Donald Trump painted a picture of a dystopian America -- and sold himself as the only one who can fix it.
As he accepted the Republican nomination here Thursday night, Trump delivered tough talk, promising to eradicate crime, build a border wall, defeat ISIS, rejuvenate the economy and prod U.S. allies to step it up or else.
Not quite Ronald Reagan's 'Morning in America'. Most of the analogies I'm reading mention Nixon. I'd be more inclined to go with Mussolini.
Trump channeled Americans' grievances at home and abroad, pinning blame for spikes in violence and drugs on undocumented immigrants, casting the battle on terrorism as one being lost and demanding a return to law and order.
This is what presidential means to Trump. To his critics, it will come off as vacant and dictatorial. But to his backers, it's the very embodiment of they've been thinking, but not feeling welcome by society to say.
Channeling Richard Nixon, Trump insisted that he'd preside over "a country of law and order." He pledged -- without explaining how he'd fulfill the promise -- that crime would drop as soon as he took office.
There was some masterful psychological manipulation -- if you're weak of mind, that is.
The billionaire proceeded to lay out a dark vision of America: "Our convention occurs at a moment of crisis for our nation. The attacks on our police, and the terrorism in our cities, threaten our very way of life."
"Americans watching this address tonight have seen the recent images of violence in our streets and the chaos in our communities," he continued. "Many have witnessed this violence personally. Some have even been its victims."
But he positioned himself as the country's singular savior.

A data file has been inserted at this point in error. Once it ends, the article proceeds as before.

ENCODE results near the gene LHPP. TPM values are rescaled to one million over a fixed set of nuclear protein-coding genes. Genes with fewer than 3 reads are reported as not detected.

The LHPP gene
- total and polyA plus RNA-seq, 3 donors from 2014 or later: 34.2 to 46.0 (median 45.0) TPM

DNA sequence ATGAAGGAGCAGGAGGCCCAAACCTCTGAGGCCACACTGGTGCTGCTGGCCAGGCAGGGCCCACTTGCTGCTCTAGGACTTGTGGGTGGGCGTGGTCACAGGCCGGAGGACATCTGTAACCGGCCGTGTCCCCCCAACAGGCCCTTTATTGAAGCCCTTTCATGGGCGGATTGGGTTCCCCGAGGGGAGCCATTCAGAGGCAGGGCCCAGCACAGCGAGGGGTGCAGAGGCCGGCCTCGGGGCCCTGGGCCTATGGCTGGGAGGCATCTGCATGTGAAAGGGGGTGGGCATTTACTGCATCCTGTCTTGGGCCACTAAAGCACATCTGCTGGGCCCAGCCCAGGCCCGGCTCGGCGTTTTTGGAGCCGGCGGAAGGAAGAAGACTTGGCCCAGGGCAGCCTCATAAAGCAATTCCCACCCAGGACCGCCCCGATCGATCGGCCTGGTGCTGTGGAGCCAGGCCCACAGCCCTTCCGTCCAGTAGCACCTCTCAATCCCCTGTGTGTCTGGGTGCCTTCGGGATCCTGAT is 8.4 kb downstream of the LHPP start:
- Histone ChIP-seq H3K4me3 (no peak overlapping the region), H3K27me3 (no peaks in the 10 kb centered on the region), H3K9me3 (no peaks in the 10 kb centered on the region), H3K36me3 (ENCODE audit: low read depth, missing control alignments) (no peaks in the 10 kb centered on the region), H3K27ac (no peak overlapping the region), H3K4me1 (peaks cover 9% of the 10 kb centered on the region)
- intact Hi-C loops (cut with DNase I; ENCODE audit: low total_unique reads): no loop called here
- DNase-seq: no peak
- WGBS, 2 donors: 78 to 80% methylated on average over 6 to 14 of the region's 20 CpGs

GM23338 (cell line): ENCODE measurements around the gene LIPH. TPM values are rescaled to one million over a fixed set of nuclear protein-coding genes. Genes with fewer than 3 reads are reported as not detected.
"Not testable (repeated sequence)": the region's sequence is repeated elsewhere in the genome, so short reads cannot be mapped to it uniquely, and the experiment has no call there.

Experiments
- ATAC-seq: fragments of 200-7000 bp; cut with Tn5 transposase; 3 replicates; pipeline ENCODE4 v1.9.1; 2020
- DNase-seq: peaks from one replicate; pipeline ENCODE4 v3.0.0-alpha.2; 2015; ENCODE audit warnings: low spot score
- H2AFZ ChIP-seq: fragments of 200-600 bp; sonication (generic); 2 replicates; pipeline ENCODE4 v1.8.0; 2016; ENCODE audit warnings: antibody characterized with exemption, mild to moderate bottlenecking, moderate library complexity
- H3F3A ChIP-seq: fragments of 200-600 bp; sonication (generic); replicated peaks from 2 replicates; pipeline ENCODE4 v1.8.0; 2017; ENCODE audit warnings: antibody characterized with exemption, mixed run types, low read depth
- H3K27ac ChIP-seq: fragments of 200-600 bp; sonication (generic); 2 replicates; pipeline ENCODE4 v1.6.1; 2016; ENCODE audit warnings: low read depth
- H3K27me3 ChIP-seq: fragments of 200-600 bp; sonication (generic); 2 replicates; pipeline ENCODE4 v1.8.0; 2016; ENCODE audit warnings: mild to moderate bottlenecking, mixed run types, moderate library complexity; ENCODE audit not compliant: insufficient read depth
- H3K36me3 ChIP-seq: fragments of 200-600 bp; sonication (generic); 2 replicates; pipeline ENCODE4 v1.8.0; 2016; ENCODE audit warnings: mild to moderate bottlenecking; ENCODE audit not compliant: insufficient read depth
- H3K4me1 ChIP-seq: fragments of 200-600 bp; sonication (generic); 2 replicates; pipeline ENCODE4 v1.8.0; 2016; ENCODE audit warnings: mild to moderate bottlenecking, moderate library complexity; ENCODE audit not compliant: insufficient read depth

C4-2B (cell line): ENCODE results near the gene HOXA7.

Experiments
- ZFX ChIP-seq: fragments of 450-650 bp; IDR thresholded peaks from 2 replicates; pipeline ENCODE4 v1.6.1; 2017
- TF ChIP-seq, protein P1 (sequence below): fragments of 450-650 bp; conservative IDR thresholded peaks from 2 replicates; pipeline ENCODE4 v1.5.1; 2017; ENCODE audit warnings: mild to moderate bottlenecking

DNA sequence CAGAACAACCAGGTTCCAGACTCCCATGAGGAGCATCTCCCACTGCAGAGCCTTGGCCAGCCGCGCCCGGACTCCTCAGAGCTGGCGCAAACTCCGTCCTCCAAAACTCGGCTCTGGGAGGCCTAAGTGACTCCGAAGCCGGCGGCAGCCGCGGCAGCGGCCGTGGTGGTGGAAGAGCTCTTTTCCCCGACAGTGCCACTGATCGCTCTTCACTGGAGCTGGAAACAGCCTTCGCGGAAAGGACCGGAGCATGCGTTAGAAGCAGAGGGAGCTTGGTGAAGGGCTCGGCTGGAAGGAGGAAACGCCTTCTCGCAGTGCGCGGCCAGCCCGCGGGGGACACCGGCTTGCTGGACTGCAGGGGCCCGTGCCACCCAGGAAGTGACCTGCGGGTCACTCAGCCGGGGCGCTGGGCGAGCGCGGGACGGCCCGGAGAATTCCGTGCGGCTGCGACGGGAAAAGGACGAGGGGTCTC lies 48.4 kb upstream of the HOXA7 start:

"I have a message for all of you," he said. "The crime and violence that today afflicts our nation will soon -- and I mean very soon -- come to an end. Beginning on January 20th 2017, safety will be restored."
A lot of conservatives buy straight into this nebulous scare talk, and far too many Democrats, too. They're the ones who are so terrified that they think Trump can actually get elected this way. In a sense, they're no more intelligent than the angry apes in Cleveland. Here's Frank Luntz to spook them a little more.
"Mark my words," Luntz tweeted, "This speech will put Trump even or ahead of Hillary in polls by Monday, when the Democratic convention begins."
This isn't very bold of Frank despite his nationwide reputation; I predicted the same thing over a week ago. Later today, in a move to blunt this bounce, Hillary Clinton will name her running mate. I'm expecting her to pick Tim Kaine, but she could just as easily go with another milquetoast, Tom Vilsack. Tom Perez still has an outside shot but he's just too far to the left for her. Expect the predictable reaction from the Berners if it's one of the first two, as they gear up for their own doomed-from-the-start insurgency in Philadelphia next week.
In the same week that Roger Ailes was removed at Fox, Il Douche asserts himself as the country's leading merchant of bigotry. Karma, I guess.
More coming; a collection of binary thinkers on both sides of Election 2016.